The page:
Jay Som: “Nighttime Drive”
Jay Som mastermind Melina Duterte stars in the Han Hale-directed video as a weary traveling musician (a role she is well-equipped to play!) who, asleep in her band’s touring van, dreams she’s the leader of a group of suit-clad special agents on their way to investigate a mysterious, crop circle-esque pattern that has appeared in the wilderness. “Shifting through the nighttime drive / We’ll be just fine,” Duterte sings, her breathy vocals evoking the blurry state of being in between—sleep and waking, one city and another, late night and early morning—over gauzy guitars, playful bass plucks, and judiciously deployed piano and strings. Meanwhile, the video dives deeper and deeper into her imagination, ultimately uncovering the supernatural truth at the heart of the mystery. —Scott Russell
Jason Hawk Harris: “The Smoke and the Stars”
“The Smoke and the Stars” is like if the Drive-By Truckers had experimented more with strings and classical tones on Southern Rock Opera. It’s a big, beautiful song that ranges from anthemic declarations of love (the resounding “Let me live in those green eyes of yours” is one of the most beautiful sentiments you’ll hear in a love song this year) to Steve Earle-esque bottom-of-the-barrel drudgery (“I never fight / I don’t know why it’s been such a long time”). It’s all packaged together with weepy pedal steel, a rocking piano and arena-sized acoustic crescendos that would’ve fit right in on the A Star is Born soundtrack. —Ellen Johnson
THE PASTE PODCAST
On the 20th episode of The Paste Podcast, Keane join us in the Paste Studio in New York to play a couple of songs from their upcoming album Cause and Effect (due out Sept. 20) plus a couple of classic hits.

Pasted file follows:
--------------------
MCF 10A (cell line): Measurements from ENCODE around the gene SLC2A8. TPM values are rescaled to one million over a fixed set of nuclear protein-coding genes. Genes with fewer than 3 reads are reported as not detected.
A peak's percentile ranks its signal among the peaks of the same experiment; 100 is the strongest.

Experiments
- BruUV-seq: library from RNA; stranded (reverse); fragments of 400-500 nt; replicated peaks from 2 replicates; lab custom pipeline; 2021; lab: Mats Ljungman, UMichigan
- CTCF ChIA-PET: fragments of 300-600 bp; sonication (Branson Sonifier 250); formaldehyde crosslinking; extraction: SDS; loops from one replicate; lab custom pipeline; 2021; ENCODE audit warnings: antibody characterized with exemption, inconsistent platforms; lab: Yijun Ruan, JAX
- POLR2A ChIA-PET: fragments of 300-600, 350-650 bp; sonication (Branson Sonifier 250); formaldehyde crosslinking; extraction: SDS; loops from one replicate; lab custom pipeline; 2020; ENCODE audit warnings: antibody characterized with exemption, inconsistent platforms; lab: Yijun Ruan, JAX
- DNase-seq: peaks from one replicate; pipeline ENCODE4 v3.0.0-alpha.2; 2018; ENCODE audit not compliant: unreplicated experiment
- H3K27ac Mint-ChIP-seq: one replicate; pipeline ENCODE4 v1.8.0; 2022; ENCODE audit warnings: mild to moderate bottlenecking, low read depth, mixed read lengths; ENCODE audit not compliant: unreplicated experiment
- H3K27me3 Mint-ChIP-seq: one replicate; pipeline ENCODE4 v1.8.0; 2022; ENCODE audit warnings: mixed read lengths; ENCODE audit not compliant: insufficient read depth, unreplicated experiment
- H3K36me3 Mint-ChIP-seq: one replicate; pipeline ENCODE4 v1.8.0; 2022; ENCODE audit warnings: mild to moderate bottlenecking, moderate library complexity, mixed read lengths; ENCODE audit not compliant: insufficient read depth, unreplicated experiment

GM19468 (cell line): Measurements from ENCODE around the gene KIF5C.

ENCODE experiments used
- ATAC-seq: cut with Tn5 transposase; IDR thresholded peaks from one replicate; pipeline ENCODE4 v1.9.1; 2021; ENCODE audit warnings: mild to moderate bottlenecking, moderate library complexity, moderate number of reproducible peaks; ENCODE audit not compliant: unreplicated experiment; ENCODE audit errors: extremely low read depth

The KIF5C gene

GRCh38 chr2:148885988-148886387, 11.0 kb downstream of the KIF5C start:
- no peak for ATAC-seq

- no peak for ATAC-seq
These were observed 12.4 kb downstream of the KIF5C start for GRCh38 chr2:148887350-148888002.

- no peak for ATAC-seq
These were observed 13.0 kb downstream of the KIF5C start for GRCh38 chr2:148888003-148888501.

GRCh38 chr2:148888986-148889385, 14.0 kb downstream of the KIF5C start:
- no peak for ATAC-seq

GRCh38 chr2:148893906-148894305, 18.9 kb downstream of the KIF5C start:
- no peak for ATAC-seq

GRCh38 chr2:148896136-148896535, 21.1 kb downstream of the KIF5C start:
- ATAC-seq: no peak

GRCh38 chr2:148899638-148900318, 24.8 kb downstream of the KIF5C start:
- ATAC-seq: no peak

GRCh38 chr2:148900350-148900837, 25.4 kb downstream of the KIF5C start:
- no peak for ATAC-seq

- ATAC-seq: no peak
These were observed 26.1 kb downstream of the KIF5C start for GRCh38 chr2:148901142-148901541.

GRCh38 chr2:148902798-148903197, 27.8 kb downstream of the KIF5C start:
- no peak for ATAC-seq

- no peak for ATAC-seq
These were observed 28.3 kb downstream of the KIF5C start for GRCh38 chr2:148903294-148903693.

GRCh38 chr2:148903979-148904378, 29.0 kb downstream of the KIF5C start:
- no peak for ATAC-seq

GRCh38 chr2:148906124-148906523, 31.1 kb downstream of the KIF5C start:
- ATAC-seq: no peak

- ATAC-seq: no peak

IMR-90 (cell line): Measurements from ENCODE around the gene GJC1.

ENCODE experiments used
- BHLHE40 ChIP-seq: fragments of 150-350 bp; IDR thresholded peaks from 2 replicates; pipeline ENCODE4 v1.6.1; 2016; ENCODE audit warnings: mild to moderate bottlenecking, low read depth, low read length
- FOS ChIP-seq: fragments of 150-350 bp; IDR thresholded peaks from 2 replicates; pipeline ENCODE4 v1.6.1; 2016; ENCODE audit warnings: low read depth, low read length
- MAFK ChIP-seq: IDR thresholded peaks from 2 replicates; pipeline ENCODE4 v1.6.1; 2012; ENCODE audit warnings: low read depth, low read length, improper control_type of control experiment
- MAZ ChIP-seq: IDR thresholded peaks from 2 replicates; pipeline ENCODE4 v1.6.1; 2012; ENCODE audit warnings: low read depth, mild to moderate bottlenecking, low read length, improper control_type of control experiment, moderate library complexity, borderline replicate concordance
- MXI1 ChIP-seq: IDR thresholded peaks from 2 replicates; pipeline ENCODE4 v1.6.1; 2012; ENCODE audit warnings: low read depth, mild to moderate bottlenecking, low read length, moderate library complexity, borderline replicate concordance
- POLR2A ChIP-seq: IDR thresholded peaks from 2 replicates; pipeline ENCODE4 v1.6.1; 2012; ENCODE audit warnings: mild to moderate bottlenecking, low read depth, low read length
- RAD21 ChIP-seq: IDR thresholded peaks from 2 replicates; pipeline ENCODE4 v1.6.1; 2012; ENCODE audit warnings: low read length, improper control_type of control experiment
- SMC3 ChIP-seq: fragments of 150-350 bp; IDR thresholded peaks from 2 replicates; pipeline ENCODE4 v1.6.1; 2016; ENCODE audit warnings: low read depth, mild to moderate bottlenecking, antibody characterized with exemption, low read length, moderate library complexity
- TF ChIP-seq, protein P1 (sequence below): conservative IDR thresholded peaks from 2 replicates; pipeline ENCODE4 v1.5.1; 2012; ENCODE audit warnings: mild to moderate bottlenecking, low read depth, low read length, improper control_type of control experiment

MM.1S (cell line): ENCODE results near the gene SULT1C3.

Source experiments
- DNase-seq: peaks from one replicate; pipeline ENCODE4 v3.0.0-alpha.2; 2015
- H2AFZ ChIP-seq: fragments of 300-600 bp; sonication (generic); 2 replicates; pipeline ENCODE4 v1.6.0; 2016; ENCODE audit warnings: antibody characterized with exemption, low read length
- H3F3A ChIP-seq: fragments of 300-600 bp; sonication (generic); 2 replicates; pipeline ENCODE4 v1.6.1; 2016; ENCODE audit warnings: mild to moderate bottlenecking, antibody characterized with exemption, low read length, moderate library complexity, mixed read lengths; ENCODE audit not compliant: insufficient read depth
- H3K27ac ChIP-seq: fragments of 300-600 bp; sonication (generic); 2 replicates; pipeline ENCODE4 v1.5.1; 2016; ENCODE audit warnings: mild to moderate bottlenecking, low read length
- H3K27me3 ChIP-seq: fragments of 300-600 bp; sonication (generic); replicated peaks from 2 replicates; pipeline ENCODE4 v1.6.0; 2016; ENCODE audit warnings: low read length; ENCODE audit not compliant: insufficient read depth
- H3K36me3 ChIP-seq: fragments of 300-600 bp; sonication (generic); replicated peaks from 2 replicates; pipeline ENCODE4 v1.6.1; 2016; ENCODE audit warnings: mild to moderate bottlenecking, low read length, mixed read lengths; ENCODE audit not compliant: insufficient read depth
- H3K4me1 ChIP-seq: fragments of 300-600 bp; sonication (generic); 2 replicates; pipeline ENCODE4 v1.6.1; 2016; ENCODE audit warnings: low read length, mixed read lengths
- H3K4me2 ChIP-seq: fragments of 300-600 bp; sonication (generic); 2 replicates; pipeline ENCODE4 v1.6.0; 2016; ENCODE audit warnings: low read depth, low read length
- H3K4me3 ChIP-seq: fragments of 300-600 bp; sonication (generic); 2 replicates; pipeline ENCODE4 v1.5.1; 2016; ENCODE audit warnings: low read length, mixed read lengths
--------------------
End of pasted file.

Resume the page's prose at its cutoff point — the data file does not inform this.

Paste TV editor Allison Keene (no relation) also joins host Josh Jackson in the Paste Studio in Atlanta to break down the second season of HBO’s Succession, the billionaire drama that’s actually a brilliant acid comedy.
Sister trio Joseph stopped by the Paste Studio to play stripped-down versions from their new album: “Good Luck Kid,” “Revolving Door,” “Fighter” and “Without You.” This is the third LP for the family of folk-pop singers—Natalie Schepman and her sisters Allison and Meegan Closner—who broke out in 2016 with fierce songs like “White Flag” and “Canyon.” These new tunes are no less fierce, though. In fact, they’re even fierier. “Fighter” is an uplifting stronghold. “Without You” is an uncertain trek into singlehood, but Joseph’s harmonies make it sound empowered. And the title track is a refusal to back down, even in the face of impending adulthood anxieties and pressures. “It came from a moment,” Closner said during the session. “I’m 32-years-old, and I just had this moment where I was like, “Oh, I’m the adult now? It’s me? Oh wow ok, I guess here we are.’ And this world is up to us. It’s up to me.” —Ellen Johnson
London-based pop songsmith Chelou played three songs from his latest full-length Out of Sight in the Paste Studio this week, including the title track, plus one from his DIY record The Quiet. During the first self-produced track “Words to Share,” Chelou admits he used a grinder as percussion. He closed with the title track from The Quiet, which features a sample from “In The Jungle.”
It’s no secret Atlanta is one of the best music cities in the country. It’s the hip-hop capital of the world, after all, but there are also pockets of thriving scenes all over the city ranging in genre. We took a deep dive into the indie scene, which is bursting with young acts making rock, experimental, pop, metal and just about everything else you can think of. This is a special edition of our ongoing city series (which has in the past featured places like Chicago, Philadelphia and Memphis) because Atlanta is home to the Paste HQ. It’s also one of the largest cities in the South with an especially healthy music community, so while we couldn’t get to all the bands we love, we hope you enjoy this sampler, which includes both young, on-the-rise bands and longtime local favorites (but not fully established exports like Deerhunter, Black Lips, etc.). Several of these acts also share members with neighboring Athens, a legendary music city that should have a list all its own. For now, enjoy these 25, and Chop On! —Annie Black, Ellen Johnson & Lizzie Manno